One of the ways of dealing with conflict that we learned is avoidance. This is part of the workshop that I had on 9/21/2010. I had not planned to write on this topic before, but something happened on that evening that made up my mind. Because I want my children to be free from this mode of behavior.
Life is full of conflicts and unpleasant encounters of diverse forms. You have to pick your fight, the one that is worth putting effort or running the risk of creating ill feelings. It would be an extreme waste of time and energy to split hairs over insignificant issues.
A typical example of splitting hairs.
“You did it. I remember it.” A said, over a very trifle matter.
“No, I have never done it. You remember it wrong,” B insisted and came up with some explanation.
“Yes, I remember clearly you did it the other day.” A raised the voice.
“OK, it’s so trivial. I don’t want to argue about it any more,” B gave up in disgust.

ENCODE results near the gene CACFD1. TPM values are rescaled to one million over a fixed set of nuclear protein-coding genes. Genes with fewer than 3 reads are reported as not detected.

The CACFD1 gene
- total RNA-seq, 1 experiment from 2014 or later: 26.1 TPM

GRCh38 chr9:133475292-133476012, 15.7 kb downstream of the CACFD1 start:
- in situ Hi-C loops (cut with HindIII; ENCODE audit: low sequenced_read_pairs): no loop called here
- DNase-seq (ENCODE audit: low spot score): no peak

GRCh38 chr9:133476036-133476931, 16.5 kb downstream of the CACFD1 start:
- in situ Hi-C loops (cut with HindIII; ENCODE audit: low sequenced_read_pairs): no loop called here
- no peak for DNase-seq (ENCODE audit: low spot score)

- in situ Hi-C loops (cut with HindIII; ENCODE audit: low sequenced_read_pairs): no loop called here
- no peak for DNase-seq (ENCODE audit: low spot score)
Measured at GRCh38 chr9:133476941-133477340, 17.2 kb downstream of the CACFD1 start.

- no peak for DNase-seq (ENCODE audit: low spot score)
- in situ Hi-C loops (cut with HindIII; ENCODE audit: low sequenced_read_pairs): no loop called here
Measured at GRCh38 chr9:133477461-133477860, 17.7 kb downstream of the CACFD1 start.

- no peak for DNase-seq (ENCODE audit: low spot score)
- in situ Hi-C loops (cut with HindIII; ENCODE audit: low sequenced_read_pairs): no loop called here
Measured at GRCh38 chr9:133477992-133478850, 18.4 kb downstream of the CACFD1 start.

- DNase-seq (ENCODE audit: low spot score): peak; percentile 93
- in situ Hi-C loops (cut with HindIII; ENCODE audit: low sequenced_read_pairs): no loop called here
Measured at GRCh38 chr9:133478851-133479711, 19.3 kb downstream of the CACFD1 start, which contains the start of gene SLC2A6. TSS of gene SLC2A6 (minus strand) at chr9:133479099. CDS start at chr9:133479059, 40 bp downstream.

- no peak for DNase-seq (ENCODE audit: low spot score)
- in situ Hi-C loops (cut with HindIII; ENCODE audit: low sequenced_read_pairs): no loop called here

“I am not arguing with you. I just want to find out the truth. And the truth is you are wrong. You have done it.” A returned.
“Does it matter that much that I am wrong and you are right over this trivial? OK, you are right and I am wrong. I don’t care whatever and I don’t want to say anything anymore.” B’s last word on this.
“Yes, it does matter and you are wrong, whether or not you care. You have to admit you have done it…” A continued endlessly because A desperately wants two things (1) B is wrong (2) A must have the last word, as if that were the most important thing in A’s life.
This is the type of conflict that we should avoid at any cost.